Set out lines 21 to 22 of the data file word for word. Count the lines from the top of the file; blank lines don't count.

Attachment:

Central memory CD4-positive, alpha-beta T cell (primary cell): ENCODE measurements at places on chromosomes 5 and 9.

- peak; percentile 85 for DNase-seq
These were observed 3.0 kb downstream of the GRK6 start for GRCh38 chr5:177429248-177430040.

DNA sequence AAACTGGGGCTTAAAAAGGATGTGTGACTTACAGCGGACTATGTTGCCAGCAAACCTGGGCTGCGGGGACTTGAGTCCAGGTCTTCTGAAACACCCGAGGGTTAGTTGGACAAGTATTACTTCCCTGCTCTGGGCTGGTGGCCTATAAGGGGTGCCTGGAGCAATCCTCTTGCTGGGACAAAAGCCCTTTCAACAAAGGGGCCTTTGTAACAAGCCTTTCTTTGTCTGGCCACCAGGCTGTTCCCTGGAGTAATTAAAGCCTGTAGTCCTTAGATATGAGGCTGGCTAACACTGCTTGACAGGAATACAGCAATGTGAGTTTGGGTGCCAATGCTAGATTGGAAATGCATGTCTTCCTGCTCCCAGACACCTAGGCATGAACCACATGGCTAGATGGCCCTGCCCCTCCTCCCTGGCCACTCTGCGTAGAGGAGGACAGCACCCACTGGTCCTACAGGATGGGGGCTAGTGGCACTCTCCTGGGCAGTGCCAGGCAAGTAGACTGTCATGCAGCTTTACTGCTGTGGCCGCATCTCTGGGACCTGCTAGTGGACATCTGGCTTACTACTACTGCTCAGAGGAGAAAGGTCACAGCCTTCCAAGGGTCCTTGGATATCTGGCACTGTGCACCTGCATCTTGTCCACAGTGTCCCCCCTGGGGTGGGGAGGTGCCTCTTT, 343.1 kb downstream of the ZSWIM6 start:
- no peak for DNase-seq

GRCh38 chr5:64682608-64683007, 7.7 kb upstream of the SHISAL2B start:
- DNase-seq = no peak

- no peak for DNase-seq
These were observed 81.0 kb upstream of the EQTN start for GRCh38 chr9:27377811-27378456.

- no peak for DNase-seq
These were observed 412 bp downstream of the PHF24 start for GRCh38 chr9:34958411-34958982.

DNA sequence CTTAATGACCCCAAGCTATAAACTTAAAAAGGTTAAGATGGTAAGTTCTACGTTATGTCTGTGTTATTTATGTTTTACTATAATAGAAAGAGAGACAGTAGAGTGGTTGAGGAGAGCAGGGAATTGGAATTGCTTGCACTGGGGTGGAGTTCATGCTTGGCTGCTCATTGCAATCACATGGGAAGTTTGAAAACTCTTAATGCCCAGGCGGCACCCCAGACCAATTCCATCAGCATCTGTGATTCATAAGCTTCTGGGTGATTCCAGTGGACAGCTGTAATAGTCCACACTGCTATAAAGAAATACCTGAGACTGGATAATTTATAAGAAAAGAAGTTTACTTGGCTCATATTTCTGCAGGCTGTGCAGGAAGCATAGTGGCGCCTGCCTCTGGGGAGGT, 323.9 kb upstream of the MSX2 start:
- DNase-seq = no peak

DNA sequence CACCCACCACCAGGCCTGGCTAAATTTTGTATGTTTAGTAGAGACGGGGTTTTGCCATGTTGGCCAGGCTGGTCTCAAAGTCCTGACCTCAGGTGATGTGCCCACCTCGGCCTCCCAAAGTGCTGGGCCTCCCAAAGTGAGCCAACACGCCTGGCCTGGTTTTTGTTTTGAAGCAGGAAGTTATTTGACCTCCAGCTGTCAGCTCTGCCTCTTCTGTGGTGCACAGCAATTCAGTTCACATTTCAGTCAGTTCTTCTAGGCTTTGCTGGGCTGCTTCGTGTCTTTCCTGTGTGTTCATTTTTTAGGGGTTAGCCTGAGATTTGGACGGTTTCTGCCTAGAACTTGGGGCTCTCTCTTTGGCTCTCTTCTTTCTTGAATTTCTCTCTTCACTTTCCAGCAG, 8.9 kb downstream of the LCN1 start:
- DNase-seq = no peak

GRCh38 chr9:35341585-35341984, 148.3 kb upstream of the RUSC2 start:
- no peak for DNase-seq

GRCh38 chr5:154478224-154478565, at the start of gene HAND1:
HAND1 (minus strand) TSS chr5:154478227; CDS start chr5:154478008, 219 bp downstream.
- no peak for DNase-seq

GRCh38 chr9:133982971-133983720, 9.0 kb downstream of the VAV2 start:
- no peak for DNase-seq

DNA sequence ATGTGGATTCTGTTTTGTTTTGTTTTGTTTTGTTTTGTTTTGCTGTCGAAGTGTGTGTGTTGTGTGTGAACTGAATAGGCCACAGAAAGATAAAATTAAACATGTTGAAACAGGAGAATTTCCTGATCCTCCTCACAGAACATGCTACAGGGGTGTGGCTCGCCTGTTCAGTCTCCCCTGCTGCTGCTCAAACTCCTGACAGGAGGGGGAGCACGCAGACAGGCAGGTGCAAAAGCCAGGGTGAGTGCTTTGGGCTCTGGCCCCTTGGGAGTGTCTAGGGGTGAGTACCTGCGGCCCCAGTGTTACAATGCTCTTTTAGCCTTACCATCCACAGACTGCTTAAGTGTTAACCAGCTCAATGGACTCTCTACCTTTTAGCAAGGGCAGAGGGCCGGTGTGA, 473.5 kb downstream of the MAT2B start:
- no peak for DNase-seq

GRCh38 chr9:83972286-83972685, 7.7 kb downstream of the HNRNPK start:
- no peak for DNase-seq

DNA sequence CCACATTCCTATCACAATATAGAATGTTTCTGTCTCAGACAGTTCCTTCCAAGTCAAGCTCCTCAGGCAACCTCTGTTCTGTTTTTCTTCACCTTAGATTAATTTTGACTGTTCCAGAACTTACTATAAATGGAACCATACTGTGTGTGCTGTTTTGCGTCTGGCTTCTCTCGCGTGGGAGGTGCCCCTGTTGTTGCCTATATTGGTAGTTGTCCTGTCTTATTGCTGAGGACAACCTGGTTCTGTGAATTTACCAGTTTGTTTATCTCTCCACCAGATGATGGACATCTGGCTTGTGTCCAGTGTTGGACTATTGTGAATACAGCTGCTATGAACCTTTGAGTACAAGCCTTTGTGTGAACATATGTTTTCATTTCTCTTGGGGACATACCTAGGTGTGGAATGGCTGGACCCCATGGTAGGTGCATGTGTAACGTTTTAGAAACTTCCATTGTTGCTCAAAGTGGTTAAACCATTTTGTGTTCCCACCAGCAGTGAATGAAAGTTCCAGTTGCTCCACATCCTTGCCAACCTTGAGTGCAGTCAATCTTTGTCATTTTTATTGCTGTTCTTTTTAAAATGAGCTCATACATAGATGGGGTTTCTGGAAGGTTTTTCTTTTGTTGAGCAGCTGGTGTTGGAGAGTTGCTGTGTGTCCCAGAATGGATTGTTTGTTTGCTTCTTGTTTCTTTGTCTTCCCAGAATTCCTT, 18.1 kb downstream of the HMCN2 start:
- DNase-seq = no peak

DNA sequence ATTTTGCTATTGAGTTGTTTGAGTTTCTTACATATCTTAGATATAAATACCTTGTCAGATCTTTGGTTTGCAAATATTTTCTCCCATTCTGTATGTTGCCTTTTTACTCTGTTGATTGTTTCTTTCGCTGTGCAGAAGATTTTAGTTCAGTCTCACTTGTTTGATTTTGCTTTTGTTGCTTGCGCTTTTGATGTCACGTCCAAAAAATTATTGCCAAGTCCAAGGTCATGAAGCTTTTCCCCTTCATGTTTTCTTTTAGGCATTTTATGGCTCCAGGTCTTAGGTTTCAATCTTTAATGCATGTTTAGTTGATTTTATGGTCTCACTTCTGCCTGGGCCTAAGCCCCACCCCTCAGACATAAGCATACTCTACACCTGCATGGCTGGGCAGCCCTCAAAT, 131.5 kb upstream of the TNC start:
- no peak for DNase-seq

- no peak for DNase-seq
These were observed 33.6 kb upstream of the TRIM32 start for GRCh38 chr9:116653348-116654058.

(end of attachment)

GRCh38 chr9:133982971-133983720, 9.0 kb downstream of the VAV2 start:
- no peak for DNase-seq